#132 (s5760-32/14 Nissan)

AT THE REBBES SEDER TABLE

He wanted to be with the Maggid of Koznitz for Pesach night, but he knew the Rebbe   preferred to not host chassidim at his Seder.

AT THE REBBES SEDER TABLE


A foremost desire of all Chassidim since the days of the Baal Shem Tov has been to participate in the Passover Seder of their Rebbe. How else can one experience the true meaning of freedom in this "Festival of our Freedom?" However, while the chassidim are unanimous in this matter, the Rebbes themselves are far from being so. Some encourage their Chassidim to join them, while others are adamant that the appropriate place to be for Seder is with one's family.

The "Holy Yid" of Peshischa was one of those who chose to be surrounded by Chassidim on Seder night. One year, his guest list included Rabbi Yaakov Aryeh of Vorki, then living in Rychivol. Although he was barely twenty years old and not nearly yet as learned or sharp as some of the senior disciples such as Rabbi Bunim of Peshischa or Rabbi Mendele of Kotzk, The Rebbe saw in him a special innocence and purity, especially when he poured out his heart in lengthy prayer.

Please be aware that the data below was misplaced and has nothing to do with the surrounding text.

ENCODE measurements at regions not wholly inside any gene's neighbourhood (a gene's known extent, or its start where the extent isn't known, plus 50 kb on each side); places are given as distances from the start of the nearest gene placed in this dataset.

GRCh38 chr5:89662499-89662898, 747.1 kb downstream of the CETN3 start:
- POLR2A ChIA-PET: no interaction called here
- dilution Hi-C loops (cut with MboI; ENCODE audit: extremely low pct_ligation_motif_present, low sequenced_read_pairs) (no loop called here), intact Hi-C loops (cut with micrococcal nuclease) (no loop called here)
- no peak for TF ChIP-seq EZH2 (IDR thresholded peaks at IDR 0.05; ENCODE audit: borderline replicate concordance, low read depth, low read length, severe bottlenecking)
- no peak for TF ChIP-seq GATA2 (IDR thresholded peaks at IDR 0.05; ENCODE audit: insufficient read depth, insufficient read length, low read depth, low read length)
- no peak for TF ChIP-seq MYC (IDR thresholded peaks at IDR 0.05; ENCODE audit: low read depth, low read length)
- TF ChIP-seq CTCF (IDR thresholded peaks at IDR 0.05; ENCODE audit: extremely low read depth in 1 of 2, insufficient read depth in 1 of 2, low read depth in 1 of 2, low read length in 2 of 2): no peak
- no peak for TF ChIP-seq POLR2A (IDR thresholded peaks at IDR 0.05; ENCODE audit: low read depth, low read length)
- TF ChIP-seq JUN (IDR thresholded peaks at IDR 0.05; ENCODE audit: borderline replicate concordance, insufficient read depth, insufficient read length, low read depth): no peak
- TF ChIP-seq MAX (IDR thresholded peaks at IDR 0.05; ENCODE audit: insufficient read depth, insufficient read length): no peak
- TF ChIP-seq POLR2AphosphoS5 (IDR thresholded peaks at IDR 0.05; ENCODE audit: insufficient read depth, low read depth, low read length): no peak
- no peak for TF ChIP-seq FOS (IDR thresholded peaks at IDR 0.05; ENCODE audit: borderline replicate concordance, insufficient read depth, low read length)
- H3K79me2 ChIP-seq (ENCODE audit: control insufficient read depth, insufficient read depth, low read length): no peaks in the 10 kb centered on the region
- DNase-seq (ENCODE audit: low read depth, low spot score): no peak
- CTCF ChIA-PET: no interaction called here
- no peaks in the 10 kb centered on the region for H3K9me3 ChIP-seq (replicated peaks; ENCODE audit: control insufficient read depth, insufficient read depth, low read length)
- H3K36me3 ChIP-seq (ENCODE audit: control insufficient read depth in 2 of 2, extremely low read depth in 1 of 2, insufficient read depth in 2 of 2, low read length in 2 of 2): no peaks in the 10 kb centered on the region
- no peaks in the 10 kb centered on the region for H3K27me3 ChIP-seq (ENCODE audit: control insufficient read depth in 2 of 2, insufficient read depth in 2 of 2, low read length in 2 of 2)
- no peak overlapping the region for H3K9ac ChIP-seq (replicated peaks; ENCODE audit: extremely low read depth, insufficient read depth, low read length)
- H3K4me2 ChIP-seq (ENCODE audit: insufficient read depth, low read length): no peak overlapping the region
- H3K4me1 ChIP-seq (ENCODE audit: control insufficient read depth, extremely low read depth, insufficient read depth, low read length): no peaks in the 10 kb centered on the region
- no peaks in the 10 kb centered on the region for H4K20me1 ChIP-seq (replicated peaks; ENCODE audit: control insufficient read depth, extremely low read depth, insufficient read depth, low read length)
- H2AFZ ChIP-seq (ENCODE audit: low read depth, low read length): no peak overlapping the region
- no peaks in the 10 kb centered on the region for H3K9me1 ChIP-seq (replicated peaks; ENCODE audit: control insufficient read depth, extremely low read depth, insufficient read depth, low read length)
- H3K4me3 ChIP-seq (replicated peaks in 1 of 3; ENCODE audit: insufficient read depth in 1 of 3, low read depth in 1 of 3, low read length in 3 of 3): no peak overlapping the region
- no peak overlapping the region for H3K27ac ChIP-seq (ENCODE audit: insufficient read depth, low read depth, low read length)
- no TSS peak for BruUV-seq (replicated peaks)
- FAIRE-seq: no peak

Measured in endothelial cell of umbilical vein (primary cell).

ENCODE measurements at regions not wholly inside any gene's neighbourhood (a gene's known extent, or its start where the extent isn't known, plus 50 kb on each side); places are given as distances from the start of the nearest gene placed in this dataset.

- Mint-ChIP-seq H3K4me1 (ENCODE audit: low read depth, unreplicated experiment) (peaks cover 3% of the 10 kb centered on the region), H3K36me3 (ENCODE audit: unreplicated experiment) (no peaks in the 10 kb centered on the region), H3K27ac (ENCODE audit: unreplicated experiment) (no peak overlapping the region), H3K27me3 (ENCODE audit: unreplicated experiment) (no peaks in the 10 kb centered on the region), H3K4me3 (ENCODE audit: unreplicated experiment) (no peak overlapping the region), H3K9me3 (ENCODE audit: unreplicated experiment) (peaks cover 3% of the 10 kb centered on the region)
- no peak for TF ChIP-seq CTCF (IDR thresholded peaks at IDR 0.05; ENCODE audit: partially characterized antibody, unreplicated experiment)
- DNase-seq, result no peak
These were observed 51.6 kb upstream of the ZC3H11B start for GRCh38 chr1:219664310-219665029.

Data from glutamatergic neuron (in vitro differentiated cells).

Several days before the festival, the fortunate chassidim gathered in the large Beit Midrash to prepare themselves to spend the holiday in close proximity to their great Rebbe. Their joy was matched only by the distress and apprehension of the Rebbetzin, who try as she might could not begin to imagine where they could possibly obtain the funds for the mounting expenses of the holiday, and especially with the voluminous crowd of guests. Many times already she had tried to discuss the problem with her husband, but he always managed to push her off. Finally, unable to bear the tension and pressure any longer, she strode into the Beit Midrash, walked over to R. Yaakov, and said to him, "I'm sorry, but you can't be our guest this Pesach. The house is empty; if you stay here you will have to fast!"